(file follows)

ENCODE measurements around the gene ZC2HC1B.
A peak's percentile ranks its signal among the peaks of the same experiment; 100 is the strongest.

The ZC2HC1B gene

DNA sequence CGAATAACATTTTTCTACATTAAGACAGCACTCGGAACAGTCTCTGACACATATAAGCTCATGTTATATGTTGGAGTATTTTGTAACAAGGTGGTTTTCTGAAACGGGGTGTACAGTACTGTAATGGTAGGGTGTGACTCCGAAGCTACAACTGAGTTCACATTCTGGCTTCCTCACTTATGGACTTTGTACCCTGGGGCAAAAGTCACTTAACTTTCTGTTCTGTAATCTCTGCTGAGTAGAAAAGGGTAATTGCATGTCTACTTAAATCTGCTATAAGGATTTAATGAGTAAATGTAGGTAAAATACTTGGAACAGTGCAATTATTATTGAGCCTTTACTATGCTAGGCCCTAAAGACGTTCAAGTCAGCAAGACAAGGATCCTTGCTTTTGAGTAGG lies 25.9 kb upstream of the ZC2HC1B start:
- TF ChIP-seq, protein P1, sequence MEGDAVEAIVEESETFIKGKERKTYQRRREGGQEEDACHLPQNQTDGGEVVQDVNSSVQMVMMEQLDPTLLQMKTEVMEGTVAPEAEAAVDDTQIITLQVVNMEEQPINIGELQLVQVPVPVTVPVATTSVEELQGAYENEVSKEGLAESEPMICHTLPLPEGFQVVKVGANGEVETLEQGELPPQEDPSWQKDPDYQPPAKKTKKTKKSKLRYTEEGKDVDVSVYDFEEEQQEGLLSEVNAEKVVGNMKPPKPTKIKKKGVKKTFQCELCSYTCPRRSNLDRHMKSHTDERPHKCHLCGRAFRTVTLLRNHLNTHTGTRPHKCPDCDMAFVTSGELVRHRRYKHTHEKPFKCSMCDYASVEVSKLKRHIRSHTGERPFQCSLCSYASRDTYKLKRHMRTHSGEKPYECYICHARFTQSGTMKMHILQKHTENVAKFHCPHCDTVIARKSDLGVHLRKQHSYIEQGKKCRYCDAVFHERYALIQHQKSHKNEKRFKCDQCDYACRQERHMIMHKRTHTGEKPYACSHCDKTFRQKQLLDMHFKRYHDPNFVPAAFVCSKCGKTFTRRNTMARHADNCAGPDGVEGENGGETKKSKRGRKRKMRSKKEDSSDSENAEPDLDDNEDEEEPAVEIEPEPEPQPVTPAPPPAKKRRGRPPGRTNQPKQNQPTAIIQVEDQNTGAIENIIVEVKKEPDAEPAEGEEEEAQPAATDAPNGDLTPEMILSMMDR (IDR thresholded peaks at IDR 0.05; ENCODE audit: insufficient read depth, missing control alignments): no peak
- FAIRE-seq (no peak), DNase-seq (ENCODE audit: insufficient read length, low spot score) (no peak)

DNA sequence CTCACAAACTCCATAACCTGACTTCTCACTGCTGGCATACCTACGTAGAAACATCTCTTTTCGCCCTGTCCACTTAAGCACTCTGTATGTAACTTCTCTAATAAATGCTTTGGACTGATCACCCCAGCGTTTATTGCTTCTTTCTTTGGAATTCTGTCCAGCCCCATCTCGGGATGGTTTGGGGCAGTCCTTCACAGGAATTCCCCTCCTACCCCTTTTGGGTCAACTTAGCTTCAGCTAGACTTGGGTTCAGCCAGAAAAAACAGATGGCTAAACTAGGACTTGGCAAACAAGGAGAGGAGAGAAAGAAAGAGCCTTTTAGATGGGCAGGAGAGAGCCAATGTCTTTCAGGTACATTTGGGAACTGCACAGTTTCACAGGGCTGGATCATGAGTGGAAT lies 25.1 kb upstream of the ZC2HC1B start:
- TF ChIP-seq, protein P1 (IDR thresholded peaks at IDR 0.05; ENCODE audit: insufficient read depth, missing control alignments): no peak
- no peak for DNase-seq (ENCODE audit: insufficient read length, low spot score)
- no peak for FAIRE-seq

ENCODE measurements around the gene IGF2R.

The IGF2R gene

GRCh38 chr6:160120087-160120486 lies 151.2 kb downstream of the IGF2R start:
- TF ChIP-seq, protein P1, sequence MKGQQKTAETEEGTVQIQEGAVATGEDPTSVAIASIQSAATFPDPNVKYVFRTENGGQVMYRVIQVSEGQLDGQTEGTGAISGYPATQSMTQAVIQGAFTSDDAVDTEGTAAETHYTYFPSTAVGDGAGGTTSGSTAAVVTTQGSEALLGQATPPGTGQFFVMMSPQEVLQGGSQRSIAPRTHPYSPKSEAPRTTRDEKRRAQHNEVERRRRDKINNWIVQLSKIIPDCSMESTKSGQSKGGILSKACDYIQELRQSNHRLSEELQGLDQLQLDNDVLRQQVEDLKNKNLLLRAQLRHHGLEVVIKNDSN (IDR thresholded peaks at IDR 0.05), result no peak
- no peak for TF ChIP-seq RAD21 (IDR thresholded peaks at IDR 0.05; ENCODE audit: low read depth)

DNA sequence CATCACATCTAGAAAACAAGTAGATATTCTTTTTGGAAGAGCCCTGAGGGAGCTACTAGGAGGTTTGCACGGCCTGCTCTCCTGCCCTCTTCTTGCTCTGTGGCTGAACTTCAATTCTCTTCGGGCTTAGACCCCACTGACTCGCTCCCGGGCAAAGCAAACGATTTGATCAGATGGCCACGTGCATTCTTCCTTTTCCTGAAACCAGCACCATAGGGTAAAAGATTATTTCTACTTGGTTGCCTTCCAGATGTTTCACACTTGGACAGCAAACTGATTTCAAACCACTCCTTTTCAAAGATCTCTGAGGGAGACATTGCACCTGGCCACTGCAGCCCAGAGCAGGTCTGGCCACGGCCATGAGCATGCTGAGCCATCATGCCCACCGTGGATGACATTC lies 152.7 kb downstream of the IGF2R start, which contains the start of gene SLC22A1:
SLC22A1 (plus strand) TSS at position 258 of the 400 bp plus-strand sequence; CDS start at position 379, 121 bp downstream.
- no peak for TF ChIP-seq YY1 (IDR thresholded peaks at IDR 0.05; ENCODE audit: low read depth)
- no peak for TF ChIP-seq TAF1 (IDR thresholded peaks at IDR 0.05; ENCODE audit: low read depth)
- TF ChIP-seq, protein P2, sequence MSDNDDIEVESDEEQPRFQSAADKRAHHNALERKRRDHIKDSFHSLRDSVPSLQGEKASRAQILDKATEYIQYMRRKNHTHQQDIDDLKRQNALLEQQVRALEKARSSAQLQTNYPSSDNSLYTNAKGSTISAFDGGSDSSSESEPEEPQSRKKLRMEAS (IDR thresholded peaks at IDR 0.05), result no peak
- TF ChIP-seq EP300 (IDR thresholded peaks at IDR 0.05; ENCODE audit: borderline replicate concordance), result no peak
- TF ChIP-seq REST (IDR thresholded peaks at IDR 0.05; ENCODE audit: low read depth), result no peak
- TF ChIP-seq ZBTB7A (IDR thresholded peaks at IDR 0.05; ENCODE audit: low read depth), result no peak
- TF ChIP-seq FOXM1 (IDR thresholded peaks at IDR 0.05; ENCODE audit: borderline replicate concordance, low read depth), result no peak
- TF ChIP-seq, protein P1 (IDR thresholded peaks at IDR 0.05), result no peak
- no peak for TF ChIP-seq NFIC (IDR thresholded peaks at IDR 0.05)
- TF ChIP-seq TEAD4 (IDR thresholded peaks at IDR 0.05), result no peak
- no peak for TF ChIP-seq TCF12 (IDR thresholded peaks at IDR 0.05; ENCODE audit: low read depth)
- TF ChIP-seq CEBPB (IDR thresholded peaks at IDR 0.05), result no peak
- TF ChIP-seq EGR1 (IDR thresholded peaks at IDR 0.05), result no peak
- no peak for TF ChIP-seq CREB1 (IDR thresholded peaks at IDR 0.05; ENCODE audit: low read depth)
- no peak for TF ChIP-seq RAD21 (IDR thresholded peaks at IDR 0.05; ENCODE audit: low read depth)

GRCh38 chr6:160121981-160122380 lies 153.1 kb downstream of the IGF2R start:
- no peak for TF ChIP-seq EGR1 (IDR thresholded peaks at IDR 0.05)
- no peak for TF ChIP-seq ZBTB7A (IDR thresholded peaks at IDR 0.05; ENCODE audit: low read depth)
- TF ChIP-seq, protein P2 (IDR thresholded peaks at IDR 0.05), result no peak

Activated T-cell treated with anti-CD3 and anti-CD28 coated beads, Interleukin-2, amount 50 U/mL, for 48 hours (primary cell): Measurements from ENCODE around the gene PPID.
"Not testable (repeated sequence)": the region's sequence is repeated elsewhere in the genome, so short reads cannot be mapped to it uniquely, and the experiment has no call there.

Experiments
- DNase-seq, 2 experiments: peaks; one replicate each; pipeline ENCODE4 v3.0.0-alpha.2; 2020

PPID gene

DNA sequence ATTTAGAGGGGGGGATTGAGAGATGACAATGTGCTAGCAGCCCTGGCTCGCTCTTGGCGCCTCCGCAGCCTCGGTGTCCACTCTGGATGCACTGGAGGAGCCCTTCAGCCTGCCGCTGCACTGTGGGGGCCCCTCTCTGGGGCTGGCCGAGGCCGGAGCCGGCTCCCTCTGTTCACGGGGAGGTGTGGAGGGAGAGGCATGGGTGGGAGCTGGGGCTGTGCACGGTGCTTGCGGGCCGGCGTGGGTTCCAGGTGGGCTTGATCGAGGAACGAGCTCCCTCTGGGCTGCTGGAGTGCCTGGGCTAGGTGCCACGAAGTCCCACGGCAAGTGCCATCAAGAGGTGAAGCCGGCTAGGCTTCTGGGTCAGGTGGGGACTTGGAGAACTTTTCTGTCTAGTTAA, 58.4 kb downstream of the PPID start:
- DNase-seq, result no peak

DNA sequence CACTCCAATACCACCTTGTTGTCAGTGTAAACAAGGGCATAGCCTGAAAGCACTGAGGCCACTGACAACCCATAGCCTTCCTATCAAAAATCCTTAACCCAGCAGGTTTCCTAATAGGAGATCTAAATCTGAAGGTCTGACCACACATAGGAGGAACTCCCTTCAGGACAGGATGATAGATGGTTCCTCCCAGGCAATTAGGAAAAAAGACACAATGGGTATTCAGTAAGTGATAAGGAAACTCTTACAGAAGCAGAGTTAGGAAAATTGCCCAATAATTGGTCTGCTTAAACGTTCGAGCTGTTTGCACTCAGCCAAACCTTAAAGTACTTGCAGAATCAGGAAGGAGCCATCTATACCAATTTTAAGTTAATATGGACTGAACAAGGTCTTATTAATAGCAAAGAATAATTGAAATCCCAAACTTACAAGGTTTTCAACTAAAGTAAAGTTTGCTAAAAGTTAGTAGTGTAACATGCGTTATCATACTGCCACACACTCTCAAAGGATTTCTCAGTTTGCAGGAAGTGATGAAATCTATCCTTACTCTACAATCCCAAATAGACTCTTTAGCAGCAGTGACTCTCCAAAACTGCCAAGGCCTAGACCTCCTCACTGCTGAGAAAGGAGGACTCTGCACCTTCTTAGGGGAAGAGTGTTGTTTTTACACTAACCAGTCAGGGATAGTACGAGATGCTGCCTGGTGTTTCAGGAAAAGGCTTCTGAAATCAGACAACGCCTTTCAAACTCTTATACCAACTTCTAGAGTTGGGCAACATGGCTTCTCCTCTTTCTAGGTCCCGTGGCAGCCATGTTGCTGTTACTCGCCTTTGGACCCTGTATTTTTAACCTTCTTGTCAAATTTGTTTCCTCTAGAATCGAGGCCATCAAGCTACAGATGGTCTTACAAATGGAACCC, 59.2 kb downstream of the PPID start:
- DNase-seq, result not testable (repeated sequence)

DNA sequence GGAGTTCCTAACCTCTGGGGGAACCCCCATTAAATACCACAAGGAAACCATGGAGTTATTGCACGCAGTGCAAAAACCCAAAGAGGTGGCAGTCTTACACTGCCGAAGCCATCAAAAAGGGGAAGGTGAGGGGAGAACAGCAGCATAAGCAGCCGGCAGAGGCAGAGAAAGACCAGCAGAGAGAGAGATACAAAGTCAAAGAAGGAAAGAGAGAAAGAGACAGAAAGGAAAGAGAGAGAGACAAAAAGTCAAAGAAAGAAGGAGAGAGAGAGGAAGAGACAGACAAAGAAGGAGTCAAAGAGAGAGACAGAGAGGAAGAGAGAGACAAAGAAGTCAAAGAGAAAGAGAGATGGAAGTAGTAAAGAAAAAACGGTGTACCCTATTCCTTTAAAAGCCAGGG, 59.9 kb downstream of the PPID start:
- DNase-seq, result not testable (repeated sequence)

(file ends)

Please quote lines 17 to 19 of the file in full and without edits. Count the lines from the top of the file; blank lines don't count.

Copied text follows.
SLC22A1 (plus strand) TSS at position 258 of the 400 bp plus-strand sequence; CDS start at position 379, 121 bp downstream.
- no peak for TF ChIP-seq YY1 (IDR thresholded peaks at IDR 0.05; ENCODE audit: low read depth)
- no peak for TF ChIP-seq TAF1 (IDR thresholded peaks at IDR 0.05; ENCODE audit: low read depth)